Stressing about Money? Here Are 5 Tips to Beat Financial Stress

Money. It’s something almost everyone stresses about. Whether you have enough or are living paycheck to paycheck—there always seems to be a reason to feel worried about it. Whether you are bad at saving money, have a hard time getting a raise at work, or are spending money on unnecessary expenses, money can be stressful. But we’re here to help you! Read on to see how you can feel more financially secure.

Stressed about money? You don’t have to be.
Stressed about money? You don’t have to be.

Try our 5 tips to beat your money stress and become more financially secure.

1.   Automate your savings

Saving can be difficult. It’s normal to want to spend your hard-earned cash on something you enjoy or to reward yourself on your time off. But if you don’t prioritize your savings, money that’s deposited into your bank account could vanish as quickly as it came in. This leaves you with no money left to save for the future.

The solution is simple. Automating your savings is easier with the help of tech tools. Apps like Acorns turn your loose change into savings and investments without you having to think about it. Then there are digital banking apps like Chime that not only serve as your bank account, but allow you to set aside funds automatically for saving.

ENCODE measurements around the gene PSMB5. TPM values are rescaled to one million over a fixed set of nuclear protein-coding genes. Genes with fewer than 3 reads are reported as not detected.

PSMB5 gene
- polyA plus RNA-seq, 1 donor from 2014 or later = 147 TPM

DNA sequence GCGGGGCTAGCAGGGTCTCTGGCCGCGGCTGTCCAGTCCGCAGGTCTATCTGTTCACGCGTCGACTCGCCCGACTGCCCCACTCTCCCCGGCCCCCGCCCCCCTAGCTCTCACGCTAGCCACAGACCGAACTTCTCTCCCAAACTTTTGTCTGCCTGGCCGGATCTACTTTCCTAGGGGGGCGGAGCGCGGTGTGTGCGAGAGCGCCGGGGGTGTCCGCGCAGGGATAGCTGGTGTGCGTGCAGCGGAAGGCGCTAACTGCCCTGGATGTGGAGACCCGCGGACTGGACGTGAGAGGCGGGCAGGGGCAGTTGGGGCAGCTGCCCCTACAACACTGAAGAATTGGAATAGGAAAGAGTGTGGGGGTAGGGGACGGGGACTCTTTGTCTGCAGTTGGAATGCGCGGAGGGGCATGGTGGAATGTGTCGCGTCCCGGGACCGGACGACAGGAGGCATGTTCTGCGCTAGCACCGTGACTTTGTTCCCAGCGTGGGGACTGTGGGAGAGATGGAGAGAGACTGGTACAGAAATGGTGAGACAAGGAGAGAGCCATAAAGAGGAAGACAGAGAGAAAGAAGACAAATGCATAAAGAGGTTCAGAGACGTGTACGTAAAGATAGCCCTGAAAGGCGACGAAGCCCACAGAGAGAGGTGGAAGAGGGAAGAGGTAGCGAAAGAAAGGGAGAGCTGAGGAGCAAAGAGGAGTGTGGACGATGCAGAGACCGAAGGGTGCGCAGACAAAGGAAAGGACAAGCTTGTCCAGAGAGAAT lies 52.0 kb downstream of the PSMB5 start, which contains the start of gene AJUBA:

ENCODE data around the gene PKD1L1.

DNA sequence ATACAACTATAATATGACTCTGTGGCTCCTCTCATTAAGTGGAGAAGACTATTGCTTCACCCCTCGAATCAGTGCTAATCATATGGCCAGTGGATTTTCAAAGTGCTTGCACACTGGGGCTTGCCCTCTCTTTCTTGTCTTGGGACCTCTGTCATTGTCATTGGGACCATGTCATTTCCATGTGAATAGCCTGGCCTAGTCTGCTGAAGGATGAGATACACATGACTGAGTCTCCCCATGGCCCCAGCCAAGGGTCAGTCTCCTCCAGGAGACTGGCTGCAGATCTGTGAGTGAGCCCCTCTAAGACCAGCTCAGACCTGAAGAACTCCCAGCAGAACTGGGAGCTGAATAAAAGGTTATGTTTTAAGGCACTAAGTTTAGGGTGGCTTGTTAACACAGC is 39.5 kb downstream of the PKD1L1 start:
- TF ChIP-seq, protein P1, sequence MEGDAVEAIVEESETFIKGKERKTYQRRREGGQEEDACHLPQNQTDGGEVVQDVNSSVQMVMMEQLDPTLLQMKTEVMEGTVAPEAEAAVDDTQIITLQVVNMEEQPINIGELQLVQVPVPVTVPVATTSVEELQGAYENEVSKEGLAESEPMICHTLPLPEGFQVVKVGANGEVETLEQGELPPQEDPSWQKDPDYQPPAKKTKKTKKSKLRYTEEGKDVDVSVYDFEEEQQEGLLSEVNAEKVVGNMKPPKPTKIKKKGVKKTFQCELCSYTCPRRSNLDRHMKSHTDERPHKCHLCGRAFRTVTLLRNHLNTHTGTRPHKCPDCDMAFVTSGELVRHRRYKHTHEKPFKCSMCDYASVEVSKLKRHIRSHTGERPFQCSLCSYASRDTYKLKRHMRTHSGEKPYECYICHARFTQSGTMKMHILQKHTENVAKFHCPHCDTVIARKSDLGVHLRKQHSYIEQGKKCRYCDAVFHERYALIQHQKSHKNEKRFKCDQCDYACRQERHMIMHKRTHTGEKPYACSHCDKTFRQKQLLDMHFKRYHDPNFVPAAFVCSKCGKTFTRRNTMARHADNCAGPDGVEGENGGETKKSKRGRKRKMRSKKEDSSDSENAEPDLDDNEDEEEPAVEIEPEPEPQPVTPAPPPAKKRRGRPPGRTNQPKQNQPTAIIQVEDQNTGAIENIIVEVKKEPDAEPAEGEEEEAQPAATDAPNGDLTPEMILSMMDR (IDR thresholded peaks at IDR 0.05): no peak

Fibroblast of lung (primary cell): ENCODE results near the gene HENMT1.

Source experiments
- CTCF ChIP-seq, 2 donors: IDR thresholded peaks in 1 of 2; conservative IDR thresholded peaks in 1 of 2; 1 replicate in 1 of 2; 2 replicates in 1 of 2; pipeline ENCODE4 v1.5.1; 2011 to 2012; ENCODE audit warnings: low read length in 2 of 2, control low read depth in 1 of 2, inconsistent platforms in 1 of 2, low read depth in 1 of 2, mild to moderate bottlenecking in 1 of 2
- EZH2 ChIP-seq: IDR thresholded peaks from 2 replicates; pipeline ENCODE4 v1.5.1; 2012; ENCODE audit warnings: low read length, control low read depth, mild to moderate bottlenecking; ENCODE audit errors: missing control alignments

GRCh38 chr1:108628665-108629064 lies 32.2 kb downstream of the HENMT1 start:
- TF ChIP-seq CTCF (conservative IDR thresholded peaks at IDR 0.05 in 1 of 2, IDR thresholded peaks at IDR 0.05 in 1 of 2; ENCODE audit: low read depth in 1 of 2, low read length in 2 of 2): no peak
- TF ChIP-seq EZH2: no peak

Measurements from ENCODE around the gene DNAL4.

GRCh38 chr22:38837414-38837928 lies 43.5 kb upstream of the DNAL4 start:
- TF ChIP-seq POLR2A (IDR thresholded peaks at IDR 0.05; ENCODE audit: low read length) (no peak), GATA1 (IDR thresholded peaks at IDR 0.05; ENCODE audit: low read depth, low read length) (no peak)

Bondora tip: This is the same reason why we created the Auto-transfer feature. Making it easy for you to grow your money with Go & Grow.

2.   Budget

There is something to be said for having all your expenses written down (whether physically or digitally). By creating a budget, you generate a holistic picture of your financial situation, including your income, expenses, and areas in which you can improve. And this can do wonders for your well-being.

A tried and tested method to keep track of your expenses.
A tried and tested method to keep track of your expenses.

Let’s imagine two different people.

Person 1 keeps a financial budget in their head and has a general idea of how much money they spend each month. But, unfortunately, this information isn’t accurate, and they aren’t able to capture the changes in spending from month to month. Also, this person adds extra stress by trying to memorize all this information. They hope they’re keeping track of all their spending and earnings, but end up worrying that their calculations are wrong (which they almost certainly are).

Now let’s take Person 2. Instead of trying to keep a mental note of their budget, they keep track of it on paper or a computer application. Person 2 doesn’t have to stress about maintaining a mental budget, but instead notes spending and earnings in a well-organized budget system. The stress of remembering this information is gone, and they can rest assured that the information in the budget is accurate.

Are you more like Person 1 or Person 2? Do yourself a favor and don’t just think about your budget; write it down and see how your stress levels go down.